Ray Ruff

Record producer with a knack for publicity
Click to follow
The Independent Online

The music business is filled with larger-than-life figures and Ray Ruff was one of them. He was a vocalist, producer and record-label owner, but he had also been a police officer and a professional basketball player. He stood for Congress in his home town of Amarillo, but he was quickly disillusioned, saying that he found "more honesty in the record business".

Ray Ruff was born in Amarillo, Texas, in 1938 and he loved the western swing sounds of Bob Wills. He befriended Buddy Holly's record producer Norman Petty and, after Holly's death, he made several soundalike recordings, deliberately wearing spectacles like Holly's when he recorded. They include "Long Long Ponytail" (1959) and "Love" (1962). Ruff often worked with his group the Checkmates, but they became the Executioners and wore hooded masks on stage. He did not make enough money for a full-time career in the music industry but he was always dabbling and had his own label, Ruff, for which he recorded Buddy Knox and Henson Cargill.

Moving to Los Angeles in 1969, Ruff worked at Dot Records and had some commercial success by producing Brian Hyland's "Tragedy". In 1974 Ruff made an official album for the US Congress, Happy Birthday USA, featuring many celebrities alongside political figures.

Also in 1974, Ruff and Mike Curb, the leader of the Mike Curb Congregation, persuaded the black Motown label that they should have a country music division. Their label, Hitsville, had a good start and Ruff produced Pat Boone's "Texas Woman" and Wendel Adkins's "Texas Moon". The label soon folded and Ruff then displayed his promotional skills, notably with Pat Boone's daughter Debbie. He arranged for key radio stations to be visited by armoured trucks and the programme directors would be given special packages including her single "You Light Up My Life". The bizarre publicity was covered by the newspapers and the single subsequently topped the US charts.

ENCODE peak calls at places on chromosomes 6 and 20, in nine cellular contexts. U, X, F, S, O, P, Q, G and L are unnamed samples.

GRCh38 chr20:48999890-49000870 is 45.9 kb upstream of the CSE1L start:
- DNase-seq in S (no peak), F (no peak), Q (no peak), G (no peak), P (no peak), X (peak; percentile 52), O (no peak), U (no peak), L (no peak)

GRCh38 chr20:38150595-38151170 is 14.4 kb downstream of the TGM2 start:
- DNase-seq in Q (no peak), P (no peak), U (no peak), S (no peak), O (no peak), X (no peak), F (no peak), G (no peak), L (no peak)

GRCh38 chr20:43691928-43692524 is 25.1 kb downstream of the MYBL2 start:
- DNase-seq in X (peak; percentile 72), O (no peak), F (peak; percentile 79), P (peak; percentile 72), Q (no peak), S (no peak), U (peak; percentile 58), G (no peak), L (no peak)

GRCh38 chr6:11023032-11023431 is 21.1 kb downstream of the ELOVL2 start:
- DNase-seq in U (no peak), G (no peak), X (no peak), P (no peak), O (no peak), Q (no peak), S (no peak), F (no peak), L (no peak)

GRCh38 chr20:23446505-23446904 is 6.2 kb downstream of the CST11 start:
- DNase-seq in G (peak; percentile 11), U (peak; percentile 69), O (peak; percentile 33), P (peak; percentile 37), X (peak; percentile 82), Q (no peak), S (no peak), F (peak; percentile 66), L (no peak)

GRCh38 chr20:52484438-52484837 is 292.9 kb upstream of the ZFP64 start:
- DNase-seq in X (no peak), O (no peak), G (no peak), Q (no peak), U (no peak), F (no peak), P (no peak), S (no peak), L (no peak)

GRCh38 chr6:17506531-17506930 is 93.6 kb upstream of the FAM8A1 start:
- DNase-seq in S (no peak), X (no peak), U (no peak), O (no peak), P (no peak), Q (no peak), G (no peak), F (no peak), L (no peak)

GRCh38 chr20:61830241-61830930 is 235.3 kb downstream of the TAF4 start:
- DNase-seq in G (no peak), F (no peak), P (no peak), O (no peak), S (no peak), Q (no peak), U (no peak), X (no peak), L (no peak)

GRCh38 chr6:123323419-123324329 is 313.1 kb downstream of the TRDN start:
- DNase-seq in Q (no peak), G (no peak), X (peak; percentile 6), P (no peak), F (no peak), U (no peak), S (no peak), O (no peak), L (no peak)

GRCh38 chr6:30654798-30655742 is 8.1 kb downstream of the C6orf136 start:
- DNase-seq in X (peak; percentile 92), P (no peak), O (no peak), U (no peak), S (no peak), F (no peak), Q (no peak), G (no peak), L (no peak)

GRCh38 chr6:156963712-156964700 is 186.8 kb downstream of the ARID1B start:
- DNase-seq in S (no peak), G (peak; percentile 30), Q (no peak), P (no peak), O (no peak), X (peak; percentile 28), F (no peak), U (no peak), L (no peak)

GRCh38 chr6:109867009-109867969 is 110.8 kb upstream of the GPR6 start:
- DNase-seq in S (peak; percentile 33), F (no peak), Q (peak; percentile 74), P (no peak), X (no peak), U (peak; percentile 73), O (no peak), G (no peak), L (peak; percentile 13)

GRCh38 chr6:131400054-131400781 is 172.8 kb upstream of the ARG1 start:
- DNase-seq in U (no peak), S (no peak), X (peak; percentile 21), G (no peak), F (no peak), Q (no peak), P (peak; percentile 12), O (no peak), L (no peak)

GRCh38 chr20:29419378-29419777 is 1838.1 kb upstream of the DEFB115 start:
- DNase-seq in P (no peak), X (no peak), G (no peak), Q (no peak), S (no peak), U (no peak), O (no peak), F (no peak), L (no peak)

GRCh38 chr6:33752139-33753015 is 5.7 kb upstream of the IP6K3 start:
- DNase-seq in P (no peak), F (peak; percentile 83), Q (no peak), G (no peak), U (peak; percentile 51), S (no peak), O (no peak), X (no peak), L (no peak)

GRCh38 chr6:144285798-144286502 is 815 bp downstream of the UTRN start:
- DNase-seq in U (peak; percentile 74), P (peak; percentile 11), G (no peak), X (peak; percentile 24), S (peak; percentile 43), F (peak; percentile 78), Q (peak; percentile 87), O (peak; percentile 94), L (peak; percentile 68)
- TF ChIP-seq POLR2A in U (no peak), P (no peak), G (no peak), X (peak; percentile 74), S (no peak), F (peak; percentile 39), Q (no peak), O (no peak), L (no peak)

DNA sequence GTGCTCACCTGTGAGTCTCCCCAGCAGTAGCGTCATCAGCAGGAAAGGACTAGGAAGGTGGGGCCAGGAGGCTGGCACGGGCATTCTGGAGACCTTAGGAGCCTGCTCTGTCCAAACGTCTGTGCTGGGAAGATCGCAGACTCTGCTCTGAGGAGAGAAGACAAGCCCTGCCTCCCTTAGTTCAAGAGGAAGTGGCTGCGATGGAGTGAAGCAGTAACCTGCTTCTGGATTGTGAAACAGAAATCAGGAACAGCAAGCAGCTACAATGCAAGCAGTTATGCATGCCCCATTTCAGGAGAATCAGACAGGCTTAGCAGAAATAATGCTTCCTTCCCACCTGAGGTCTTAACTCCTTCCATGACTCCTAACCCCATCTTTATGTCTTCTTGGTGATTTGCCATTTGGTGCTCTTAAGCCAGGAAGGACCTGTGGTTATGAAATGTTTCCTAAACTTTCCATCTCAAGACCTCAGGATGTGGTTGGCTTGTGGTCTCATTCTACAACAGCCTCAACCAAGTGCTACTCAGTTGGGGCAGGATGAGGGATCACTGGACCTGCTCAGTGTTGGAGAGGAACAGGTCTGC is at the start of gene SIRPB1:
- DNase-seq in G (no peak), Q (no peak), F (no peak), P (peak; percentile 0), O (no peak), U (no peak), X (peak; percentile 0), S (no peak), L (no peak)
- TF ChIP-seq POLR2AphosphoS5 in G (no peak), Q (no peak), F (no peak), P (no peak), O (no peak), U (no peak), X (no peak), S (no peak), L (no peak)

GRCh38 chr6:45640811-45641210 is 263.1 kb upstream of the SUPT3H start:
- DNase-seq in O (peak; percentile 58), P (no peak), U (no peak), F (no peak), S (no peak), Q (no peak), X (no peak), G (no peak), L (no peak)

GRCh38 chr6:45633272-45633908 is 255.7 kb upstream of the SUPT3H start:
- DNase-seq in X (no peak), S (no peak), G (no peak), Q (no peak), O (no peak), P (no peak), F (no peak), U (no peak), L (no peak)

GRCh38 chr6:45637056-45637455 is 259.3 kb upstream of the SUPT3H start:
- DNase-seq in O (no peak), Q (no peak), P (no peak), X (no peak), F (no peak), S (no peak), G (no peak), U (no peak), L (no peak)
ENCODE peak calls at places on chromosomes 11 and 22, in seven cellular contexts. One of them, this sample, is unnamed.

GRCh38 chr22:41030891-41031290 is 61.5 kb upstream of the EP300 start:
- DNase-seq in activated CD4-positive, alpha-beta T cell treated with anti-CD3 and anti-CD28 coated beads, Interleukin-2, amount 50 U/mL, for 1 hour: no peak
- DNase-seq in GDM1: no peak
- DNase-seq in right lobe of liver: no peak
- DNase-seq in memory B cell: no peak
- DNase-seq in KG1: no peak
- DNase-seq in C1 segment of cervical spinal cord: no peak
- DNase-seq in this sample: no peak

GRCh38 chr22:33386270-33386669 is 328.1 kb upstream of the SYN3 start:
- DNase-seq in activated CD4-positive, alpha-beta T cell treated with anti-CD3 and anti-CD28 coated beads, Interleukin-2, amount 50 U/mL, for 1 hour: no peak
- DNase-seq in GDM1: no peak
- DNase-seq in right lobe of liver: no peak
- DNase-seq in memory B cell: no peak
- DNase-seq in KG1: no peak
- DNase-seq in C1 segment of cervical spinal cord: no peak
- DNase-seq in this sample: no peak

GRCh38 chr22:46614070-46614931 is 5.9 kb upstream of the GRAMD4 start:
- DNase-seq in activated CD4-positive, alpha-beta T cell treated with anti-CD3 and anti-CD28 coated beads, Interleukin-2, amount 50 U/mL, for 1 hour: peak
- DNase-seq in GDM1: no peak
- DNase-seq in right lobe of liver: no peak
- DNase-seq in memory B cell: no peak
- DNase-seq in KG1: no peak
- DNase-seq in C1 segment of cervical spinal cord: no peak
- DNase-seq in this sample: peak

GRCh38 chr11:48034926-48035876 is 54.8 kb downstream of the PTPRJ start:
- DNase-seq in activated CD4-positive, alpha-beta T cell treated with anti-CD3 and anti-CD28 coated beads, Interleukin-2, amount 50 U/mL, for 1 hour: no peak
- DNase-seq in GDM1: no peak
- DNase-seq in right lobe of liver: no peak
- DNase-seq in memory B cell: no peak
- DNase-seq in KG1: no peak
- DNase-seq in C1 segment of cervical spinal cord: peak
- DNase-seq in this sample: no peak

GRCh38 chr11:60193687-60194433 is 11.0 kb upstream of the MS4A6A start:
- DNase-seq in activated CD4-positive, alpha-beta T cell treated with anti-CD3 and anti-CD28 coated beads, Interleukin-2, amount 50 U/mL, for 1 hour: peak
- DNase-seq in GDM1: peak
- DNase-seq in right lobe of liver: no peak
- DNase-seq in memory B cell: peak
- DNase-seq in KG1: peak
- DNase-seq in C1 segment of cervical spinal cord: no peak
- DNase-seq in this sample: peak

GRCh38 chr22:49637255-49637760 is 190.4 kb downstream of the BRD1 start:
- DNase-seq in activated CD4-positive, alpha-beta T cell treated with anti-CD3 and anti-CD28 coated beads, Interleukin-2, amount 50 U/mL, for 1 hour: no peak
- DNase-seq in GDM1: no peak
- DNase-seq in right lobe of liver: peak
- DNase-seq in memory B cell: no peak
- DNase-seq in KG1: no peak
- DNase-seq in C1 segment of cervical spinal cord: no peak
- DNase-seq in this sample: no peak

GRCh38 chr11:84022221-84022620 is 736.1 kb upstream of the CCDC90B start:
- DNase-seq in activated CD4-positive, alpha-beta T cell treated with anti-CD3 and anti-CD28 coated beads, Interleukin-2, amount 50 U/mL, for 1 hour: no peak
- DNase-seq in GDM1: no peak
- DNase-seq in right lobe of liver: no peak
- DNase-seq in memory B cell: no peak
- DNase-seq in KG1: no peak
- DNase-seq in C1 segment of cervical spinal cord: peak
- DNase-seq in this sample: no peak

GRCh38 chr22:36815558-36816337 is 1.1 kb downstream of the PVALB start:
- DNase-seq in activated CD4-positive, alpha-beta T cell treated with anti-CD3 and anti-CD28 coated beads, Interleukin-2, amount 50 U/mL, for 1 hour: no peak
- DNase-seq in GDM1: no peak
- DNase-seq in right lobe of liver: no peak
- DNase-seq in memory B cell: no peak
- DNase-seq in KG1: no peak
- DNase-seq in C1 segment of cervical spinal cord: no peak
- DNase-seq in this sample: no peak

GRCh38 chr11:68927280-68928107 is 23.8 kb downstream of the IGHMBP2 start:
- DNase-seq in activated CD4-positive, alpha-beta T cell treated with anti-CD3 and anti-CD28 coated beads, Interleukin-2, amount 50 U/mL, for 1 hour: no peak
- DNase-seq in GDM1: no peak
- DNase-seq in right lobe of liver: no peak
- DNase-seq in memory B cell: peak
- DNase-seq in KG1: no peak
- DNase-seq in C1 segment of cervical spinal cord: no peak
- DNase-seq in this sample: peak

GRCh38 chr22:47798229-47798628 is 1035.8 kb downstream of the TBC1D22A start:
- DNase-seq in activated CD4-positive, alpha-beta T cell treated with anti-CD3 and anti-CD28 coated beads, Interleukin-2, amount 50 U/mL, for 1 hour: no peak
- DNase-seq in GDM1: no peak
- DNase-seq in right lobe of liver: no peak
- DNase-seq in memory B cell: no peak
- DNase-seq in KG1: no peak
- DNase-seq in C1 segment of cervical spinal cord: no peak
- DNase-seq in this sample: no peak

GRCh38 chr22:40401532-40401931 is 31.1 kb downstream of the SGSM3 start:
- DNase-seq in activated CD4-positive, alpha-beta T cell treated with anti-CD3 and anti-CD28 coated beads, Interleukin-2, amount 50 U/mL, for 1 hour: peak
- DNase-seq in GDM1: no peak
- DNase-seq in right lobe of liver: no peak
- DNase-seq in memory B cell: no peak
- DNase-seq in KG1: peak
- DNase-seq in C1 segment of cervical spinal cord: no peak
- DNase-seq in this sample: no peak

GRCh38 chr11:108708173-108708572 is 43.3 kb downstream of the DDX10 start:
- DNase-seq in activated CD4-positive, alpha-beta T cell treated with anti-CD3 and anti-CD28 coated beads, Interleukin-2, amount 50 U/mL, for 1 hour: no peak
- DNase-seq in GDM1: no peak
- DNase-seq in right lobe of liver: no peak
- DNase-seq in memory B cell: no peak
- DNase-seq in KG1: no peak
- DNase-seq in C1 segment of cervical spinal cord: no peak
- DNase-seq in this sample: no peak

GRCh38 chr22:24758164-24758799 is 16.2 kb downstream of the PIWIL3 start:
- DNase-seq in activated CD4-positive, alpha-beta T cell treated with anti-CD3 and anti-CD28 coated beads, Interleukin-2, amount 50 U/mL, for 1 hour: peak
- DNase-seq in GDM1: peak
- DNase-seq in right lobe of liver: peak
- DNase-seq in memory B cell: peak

Ruff discovered a stage actress, Susie Allanson, who was appearing in Jesus Christ Superstar. He produced her records, first for ABC, then for his own Oak Records, and then, very successfully, for Warner Brothers. She had US country hits with "We Belong Together" and a revival of Buddy Holly's "Maybe Baby", both in 1978. The following year, he co-produced Hank Williams Jnr's landmark album Family Tradition.

Since 2004, Ruff had been working with Pat Boone on six new albums in different genres to celebrate Boone's 50th year in the business. They had been disappointed that Motown had turned down a gospel album, Glory Train, some 30 years earlier and they resolved to find the tapes. Ruff hired a private detective to no avail, but his wife found the boxes while she was spring-cleaning.

Spencer Leigh

Comments